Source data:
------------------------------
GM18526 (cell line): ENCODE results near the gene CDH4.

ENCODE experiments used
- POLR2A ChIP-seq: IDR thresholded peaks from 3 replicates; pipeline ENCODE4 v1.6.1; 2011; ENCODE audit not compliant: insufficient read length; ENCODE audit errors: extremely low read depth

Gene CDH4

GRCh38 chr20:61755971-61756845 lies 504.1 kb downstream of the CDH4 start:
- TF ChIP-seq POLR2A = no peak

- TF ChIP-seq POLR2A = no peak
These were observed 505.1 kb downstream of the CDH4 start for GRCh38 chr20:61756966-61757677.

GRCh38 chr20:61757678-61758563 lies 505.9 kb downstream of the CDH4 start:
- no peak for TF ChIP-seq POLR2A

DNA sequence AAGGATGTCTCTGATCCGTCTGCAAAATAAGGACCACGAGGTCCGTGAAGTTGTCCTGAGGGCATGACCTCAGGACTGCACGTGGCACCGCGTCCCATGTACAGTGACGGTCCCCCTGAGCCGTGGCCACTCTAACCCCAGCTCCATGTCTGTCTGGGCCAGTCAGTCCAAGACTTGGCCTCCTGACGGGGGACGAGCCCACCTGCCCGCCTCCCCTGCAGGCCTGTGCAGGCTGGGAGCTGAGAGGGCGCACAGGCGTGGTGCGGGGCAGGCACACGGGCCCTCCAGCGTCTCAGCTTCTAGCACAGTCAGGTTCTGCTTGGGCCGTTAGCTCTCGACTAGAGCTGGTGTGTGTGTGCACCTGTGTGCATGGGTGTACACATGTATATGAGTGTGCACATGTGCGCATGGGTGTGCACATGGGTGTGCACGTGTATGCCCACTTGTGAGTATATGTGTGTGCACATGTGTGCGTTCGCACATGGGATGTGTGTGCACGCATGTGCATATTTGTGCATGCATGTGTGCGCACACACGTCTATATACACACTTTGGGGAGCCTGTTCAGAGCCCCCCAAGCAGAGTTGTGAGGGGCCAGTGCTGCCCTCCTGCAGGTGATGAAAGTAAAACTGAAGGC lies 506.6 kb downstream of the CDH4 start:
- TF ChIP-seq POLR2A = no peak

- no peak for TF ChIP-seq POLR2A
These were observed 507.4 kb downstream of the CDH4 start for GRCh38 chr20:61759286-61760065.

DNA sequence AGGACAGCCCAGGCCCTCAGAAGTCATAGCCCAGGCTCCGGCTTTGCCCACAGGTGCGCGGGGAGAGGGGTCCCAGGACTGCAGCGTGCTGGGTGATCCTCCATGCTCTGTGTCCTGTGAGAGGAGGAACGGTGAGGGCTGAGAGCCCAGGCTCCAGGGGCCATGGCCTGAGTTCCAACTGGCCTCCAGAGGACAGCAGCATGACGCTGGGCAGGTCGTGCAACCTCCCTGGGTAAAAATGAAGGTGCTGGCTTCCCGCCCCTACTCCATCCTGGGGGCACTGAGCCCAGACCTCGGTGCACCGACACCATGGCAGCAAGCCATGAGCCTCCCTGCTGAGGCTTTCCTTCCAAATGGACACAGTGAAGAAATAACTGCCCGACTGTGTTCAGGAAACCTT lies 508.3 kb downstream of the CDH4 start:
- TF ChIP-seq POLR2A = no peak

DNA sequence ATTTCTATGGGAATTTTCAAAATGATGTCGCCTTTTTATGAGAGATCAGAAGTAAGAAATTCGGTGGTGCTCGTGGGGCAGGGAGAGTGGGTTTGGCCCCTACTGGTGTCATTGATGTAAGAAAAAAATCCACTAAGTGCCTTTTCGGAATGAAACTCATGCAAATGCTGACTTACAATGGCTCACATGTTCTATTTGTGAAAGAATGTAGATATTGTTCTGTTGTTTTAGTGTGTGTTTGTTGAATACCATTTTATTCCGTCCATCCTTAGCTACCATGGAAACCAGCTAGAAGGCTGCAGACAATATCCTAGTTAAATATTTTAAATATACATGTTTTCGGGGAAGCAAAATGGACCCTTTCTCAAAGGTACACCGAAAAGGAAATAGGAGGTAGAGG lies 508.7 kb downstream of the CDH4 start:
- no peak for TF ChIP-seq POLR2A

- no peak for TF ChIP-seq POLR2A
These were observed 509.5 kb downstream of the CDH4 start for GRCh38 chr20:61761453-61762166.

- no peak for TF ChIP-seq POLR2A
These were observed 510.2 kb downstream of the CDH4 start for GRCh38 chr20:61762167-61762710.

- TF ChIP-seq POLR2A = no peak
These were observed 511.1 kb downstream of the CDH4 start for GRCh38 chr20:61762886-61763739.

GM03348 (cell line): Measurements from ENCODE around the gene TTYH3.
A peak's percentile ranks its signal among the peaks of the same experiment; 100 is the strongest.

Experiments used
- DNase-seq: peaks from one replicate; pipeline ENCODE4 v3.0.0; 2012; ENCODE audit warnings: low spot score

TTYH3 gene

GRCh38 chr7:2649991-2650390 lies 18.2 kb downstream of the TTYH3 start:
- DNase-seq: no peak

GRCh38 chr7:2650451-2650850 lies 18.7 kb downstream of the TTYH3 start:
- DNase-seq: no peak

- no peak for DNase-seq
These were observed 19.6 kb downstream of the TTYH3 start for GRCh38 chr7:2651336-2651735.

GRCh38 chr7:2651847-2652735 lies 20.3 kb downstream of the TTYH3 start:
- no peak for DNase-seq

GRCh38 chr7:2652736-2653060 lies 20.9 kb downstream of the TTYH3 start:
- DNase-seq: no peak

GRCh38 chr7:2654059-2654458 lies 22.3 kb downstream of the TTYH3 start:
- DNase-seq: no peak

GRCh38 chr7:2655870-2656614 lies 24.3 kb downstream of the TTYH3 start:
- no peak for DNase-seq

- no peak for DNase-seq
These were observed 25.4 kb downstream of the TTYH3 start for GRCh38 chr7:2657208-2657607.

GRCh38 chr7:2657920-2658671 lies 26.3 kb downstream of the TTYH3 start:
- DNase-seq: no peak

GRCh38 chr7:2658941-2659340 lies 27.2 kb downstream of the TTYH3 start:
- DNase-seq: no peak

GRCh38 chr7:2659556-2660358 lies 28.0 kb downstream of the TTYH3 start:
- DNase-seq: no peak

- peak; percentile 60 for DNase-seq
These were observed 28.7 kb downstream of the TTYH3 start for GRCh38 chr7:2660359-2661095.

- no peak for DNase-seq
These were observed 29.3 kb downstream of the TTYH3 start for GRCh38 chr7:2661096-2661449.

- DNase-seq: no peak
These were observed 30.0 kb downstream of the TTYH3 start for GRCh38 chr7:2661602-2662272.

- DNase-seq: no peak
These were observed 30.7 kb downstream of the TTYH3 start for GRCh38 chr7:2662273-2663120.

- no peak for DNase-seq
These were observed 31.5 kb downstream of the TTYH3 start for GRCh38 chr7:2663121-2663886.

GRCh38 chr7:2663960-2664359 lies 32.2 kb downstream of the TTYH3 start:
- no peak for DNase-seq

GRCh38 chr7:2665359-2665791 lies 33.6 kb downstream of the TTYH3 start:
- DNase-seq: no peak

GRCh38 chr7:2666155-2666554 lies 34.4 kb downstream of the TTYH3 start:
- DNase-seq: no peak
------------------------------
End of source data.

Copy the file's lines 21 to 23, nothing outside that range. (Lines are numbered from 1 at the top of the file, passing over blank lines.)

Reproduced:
- no peak for TF ChIP-seq POLR2A
These were observed 510.2 kb downstream of the CDH4 start for GRCh38 chr20:61762167-61762710.

- TF ChIP-seq POLR2A = no peak